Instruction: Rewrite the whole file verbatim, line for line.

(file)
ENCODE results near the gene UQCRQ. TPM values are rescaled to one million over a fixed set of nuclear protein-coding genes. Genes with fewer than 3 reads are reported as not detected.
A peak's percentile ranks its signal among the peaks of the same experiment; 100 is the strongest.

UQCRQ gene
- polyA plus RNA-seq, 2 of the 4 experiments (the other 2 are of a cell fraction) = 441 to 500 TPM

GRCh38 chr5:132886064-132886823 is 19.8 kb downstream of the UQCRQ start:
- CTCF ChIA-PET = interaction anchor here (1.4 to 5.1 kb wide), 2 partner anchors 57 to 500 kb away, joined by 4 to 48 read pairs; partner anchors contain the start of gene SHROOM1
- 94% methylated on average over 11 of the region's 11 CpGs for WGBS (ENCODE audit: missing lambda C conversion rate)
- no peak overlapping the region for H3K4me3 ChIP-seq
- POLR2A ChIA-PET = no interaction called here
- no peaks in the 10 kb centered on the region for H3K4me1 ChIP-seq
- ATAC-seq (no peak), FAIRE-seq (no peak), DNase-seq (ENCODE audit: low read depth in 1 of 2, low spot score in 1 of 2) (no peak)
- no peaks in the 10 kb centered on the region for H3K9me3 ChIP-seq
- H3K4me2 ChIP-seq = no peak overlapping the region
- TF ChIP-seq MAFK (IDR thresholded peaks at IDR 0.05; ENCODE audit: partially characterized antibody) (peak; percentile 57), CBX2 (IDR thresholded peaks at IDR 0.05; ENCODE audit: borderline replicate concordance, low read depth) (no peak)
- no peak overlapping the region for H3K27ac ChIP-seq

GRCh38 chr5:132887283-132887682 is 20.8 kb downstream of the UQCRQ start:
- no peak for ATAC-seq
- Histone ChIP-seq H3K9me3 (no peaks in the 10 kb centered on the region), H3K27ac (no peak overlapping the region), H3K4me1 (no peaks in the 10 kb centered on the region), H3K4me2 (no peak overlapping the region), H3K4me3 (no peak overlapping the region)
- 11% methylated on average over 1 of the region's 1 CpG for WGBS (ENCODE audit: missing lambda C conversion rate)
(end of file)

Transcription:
ENCODE results near the gene UQCRQ. TPM values are rescaled to one million over a fixed set of nuclear protein-coding genes. Genes with fewer than 3 reads are reported as not detected.
A peak's percentile ranks its signal among the peaks of the same experiment; 100 is the strongest.

UQCRQ gene
- polyA plus RNA-seq, 2 of the 4 experiments (the other 2 are of a cell fraction) = 441 to 500 TPM

GRCh38 chr5:132886064-132886823 is 19.8 kb downstream of the UQCRQ start:
- CTCF ChIA-PET = interaction anchor here (1.4 to 5.1 kb wide), 2 partner anchors 57 to 500 kb away, joined by 4 to 48 read pairs; partner anchors contain the start of gene SHROOM1
- 94% methylated on average over 11 of the region's 11 CpGs for WGBS (ENCODE audit: missing lambda C conversion rate)
- no peak overlapping the region for H3K4me3 ChIP-seq
- POLR2A ChIA-PET = no interaction called here
- no peaks in the 10 kb centered on the region for H3K4me1 ChIP-seq
- ATAC-seq (no peak), FAIRE-seq (no peak), DNase-seq (ENCODE audit: low read depth in 1 of 2, low spot score in 1 of 2) (no peak)
- no peaks in the 10 kb centered on the region for H3K9me3 ChIP-seq
- H3K4me2 ChIP-seq = no peak overlapping the region
- TF ChIP-seq MAFK (IDR thresholded peaks at IDR 0.05; ENCODE audit: partially characterized antibody) (peak; percentile 57), CBX2 (IDR thresholded peaks at IDR 0.05; ENCODE audit: borderline replicate concordance, low read depth) (no peak)
- no peak overlapping the region for H3K27ac ChIP-seq

GRCh38 chr5:132887283-132887682 is 20.8 kb downstream of the UQCRQ start:
- no peak for ATAC-seq
- Histone ChIP-seq H3K9me3 (no peaks in the 10 kb centered on the region), H3K27ac (no peak overlapping the region), H3K4me1 (no peaks in the 10 kb centered on the region), H3K4me2 (no peak overlapping the region), H3K4me3 (no peak overlapping the region)
- 11% methylated on average over 1 of the region's 1 CpG for WGBS (ENCODE audit: missing lambda C conversion rate)